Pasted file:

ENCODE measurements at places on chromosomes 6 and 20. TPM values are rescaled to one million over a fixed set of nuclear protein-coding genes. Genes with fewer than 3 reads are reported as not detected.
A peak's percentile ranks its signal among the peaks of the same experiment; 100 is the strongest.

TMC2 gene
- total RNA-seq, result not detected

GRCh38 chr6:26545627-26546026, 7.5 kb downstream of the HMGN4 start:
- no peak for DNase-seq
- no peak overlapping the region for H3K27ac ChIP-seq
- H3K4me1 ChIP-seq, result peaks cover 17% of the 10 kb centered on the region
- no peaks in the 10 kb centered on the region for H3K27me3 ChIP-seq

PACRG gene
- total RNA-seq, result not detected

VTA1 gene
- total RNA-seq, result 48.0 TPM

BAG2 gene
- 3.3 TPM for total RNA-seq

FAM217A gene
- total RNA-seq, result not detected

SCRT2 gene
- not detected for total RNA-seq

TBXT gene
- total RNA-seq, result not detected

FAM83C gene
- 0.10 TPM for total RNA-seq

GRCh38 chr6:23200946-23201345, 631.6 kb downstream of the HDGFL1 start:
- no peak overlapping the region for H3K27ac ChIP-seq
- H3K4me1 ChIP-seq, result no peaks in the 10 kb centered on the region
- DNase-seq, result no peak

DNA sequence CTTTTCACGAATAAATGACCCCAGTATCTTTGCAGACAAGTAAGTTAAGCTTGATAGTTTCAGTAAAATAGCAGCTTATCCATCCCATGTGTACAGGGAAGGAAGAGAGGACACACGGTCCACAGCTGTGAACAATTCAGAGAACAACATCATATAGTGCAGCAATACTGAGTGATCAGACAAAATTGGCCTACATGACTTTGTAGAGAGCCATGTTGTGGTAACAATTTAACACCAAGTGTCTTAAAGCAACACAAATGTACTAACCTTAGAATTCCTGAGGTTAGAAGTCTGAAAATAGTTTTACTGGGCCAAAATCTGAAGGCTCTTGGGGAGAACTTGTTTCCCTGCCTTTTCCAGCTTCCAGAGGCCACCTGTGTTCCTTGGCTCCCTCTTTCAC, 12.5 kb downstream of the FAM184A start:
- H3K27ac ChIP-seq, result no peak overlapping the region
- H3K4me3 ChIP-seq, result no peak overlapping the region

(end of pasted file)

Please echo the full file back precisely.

ENCODE measurements at places on chromosomes 6 and 20. TPM values are rescaled to one million over a fixed set of nuclear protein-coding genes. Genes with fewer than 3 reads are reported as not detected.
A peak's percentile ranks its signal among the peaks of the same experiment; 100 is the strongest.

TMC2 gene
- total RNA-seq, result not detected

GRCh38 chr6:26545627-26546026, 7.5 kb downstream of the HMGN4 start:
- no peak for DNase-seq
- no peak overlapping the region for H3K27ac ChIP-seq
- H3K4me1 ChIP-seq, result peaks cover 17% of the 10 kb centered on the region
- no peaks in the 10 kb centered on the region for H3K27me3 ChIP-seq

PACRG gene
- total RNA-seq, result not detected

VTA1 gene
- total RNA-seq, result 48.0 TPM

BAG2 gene
- 3.3 TPM for total RNA-seq

FAM217A gene
- total RNA-seq, result not detected

SCRT2 gene
- not detected for total RNA-seq

TBXT gene
- total RNA-seq, result not detected

FAM83C gene
- 0.10 TPM for total RNA-seq

GRCh38 chr6:23200946-23201345, 631.6 kb downstream of the HDGFL1 start:
- no peak overlapping the region for H3K27ac ChIP-seq
- H3K4me1 ChIP-seq, result no peaks in the 10 kb centered on the region
- DNase-seq, result no peak

DNA sequence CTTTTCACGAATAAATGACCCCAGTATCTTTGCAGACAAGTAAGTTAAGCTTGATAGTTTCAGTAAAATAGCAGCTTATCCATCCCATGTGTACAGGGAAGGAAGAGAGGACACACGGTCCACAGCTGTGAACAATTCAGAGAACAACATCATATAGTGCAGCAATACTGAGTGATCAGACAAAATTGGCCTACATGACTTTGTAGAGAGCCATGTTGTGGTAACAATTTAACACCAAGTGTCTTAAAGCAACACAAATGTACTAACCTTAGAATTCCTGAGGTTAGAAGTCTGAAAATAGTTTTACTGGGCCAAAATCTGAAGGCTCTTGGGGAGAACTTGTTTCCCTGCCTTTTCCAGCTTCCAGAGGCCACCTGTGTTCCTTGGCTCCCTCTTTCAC, 12.5 kb downstream of the FAM184A start:
- H3K27ac ChIP-seq, result no peak overlapping the region
- H3K4me3 ChIP-seq, result no peak overlapping the region